Title: The Kommandant’s Girl
Author: Pam Jenoff
Page Count: 395 pages
Genre: Historical Fiction, Romance
Tone: Mesmerizing, Intrigue
Nineteen-year-old Emma Bau has been married only three weeks when Nazi tanks thunder into her native Poland. Within days Emma’s husband, Jacob, is forced to disappear underground, leaving her imprisoned within the city’s decrepit, moldering Jewish ghetto. But then, in the dead of night, the resistance smuggles her out. Taken to Krakow to live with Jacob’s Catholic cousin, Krysia, Emma takes on a new identity as Anna Lipowski, a gentile.
Emma’s already precarious situation is complicated by her introduction to Kommandant Richwalder, a high-ranking Nazi official who hires her to work as his assistant. Urged by the resistance to use her position to access details of the Nazi occupation, Emma must compromise her safety—and her marriage vows—in order to help Jacob’s cause. As the atrocities of war intensify, so does Emma’s relationship with the Kommandant, building to a climax that will risk not only her double life, but also the lives of those she loves.
These book discussion questions are highly detailed and will ruin plot points if you have not read the book.
1. A Publisher’s Weekly review called The Kommandant’s Girl “historical romance at its finest”.
Is this a historical romance? Would you categorize it differently? Mira Books, which published the novel, is a division of Harlequin. Did it ever seem like a Harlequin romance novel?
If it is a historical romance, then romance between whom? Emma and Jacob? Or Emma and the Kommandant?
2. Did you believe the romance between Emma and Jacob?
3. Emma and Jacob were married only a few weeks before they were separated. How do you think the story might have been different if they had been married for six months? One year? Five?
4. Was Jacob right to leave the way he did? Do you think he knew what Emma was doing?
5. Did you believe the romance between Emma and the Kommandant? Did the age difference bother you? As Emma wonders, if they had met in a different world, a different time, do you think they could have been happy together? Were they “star-crossed lovers”?
6. Did you find yourself more invested in Jacob or in the Kommandant?
7. Did you find Emma a sympathetic character? heroic? Was she a believable 19-year-old?
8. What was the most difficult challenge faced by Emma? How did her choices affect others?
9. Did her attraction to the Kommandant make her situation easier? What if she had not had feelings for him?
10. Emma struggled not just with betraying her husband, but betraying her faith. Do you think her struggle was portrayed realistically? Would you say she was unfaithful? Given the circumstances, were her actions “right”? In other words, do the ends justify the means?
11. Another review (Booklist) claimed that the author “succeeded in humanizing the unfathomable as well as the heroic”. Would you agree that the Kommandant, for example, was humanized? Did you find him sympathetic? Why or why not? If so, were you uncomfortable (as Emma was) with your sympathy?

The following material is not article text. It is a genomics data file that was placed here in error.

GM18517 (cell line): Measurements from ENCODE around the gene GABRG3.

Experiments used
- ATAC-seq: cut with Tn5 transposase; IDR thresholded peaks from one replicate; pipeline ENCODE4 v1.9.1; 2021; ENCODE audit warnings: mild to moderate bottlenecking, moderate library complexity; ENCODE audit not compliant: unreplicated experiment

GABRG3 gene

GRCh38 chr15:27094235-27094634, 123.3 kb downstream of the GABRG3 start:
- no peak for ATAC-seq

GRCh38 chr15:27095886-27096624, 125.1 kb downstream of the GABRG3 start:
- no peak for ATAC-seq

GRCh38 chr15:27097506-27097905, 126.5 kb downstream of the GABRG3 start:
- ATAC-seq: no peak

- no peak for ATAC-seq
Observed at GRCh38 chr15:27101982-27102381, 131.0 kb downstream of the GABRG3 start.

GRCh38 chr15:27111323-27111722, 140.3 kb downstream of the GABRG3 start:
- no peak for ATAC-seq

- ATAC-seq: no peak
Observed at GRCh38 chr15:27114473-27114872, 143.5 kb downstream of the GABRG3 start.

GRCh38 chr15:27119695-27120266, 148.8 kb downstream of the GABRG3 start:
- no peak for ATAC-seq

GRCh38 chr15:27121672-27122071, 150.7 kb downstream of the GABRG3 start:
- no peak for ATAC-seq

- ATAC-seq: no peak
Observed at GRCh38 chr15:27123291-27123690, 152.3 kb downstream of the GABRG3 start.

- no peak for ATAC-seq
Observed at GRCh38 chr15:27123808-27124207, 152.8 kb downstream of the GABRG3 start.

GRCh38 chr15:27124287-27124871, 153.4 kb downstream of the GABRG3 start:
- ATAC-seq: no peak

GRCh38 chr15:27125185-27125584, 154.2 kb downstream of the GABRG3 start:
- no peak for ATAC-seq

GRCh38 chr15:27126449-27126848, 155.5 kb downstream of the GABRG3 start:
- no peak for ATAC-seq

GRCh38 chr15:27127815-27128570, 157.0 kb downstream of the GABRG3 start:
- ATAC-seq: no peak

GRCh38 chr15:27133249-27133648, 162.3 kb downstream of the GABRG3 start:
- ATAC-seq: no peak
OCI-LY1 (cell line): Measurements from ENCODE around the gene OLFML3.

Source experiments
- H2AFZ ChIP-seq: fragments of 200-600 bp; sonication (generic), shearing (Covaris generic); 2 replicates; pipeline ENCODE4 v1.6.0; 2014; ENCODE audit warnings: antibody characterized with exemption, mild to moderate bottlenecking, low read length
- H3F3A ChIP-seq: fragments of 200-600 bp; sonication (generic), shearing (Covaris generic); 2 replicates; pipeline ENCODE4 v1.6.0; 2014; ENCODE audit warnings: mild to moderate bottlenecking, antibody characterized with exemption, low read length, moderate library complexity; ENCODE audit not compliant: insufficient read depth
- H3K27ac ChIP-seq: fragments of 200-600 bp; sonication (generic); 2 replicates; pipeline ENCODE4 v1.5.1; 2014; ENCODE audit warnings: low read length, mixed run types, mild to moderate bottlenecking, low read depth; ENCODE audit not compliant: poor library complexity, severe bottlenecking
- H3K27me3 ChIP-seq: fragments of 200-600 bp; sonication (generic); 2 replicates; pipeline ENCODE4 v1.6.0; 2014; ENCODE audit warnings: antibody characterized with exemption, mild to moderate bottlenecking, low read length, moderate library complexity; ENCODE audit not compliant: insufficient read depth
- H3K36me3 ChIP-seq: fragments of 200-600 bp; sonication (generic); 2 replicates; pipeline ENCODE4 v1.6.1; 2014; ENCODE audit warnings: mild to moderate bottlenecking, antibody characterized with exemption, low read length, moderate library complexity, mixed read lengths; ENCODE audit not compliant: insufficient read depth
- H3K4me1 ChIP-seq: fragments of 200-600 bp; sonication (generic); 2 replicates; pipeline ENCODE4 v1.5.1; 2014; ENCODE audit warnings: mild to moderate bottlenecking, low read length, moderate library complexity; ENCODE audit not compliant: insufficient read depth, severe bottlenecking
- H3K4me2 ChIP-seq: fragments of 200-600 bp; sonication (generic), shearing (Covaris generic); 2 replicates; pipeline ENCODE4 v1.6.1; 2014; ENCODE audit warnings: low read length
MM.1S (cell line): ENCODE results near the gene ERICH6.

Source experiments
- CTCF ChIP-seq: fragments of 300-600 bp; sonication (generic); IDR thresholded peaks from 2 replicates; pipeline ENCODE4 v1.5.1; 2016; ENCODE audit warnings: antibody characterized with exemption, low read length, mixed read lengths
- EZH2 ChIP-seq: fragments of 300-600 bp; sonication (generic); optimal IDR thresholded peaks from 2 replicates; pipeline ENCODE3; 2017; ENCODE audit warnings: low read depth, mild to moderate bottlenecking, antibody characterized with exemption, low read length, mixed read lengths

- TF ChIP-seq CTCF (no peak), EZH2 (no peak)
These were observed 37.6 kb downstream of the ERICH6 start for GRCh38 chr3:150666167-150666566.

12. Was the Kommandant really going to shoot Emma?
13. What was your opinion of Malgorzata and her role in the story?
14. How does Lukasz change the story? What if it had just been Emma and Krysia involved in the deception? What does Krysia add?
15. How was the underground portrayed? Did you feel you understood the danger? What did you think of Alek? Was his death a surprise?
16. How did you feel about Marta? Did your feelings change at any point?
17. Was Jenoff’s choice to have Emma tell the story from her point of view a good one? Was it well-utilized?
18. This is a first novel for Jenoff. Is that apparent? How so? Do you like the author’s style?
19. What was the greatest strength of the book? Its most serious flaw?
20. The book was originally titled A Fine Crack of Light. What do you think that meant? Which title do you prefer?
21. Even among those who like the book, the ending is often singled out as somewhat flawed. Did it end the way you expected? Was it satisfying?
22. How might you respond to other concerns/ criticisms:
-too many coincidences, especially in closing chapters
-language (e.g., Emma’s habitual answering of “okay”)
-not as deep or as evocative as could have been (tells, doesn’t show)
-too-familiar story; market full of WWII fiction titles
-too serious a topic to treat lightly
23. Many authors have an idea and then research the time and place. Jenoff walked the streets, was immersed in stories, and then felt compelled to write. Can you tell? Did that serve the story well?
24. Did the book’s setting enhance the story? What about the individual settings, such as the ghetto?
25. What themes would you say are throughout the story? The publisher suggests “timeless themes of hope, struggle, defiance”; would you agree with these? Are there others you would add? How well were the themes addressed and/or communicated?
26. What was the purpose of the book? Was it to learn about history? Did you?
27. What’s next for Emma? Did she and Jacob have a happy life? Does she change her mind about telling Jacob about the baby? Should she?
28. What life do you predict Lukasz will lead?
Mount Prospect Public Library Discussion Resources
Harlequin Discussion Questions
Lit Lovers Reading Guide
Personal Q&A with Pam Jenoff
Interview with Jenoff about the book
Holocaust Memorial Day Trust website
Kommandant’s Girl backstory
If you liked The Kommandant’s Girl, try…
The Lost Wife
by Alyson Richman
by Susan Fromberg Schaeffer
The Diplomat’s Wife
by Pam Jenoff (sequel to The Kommandant’s Girl)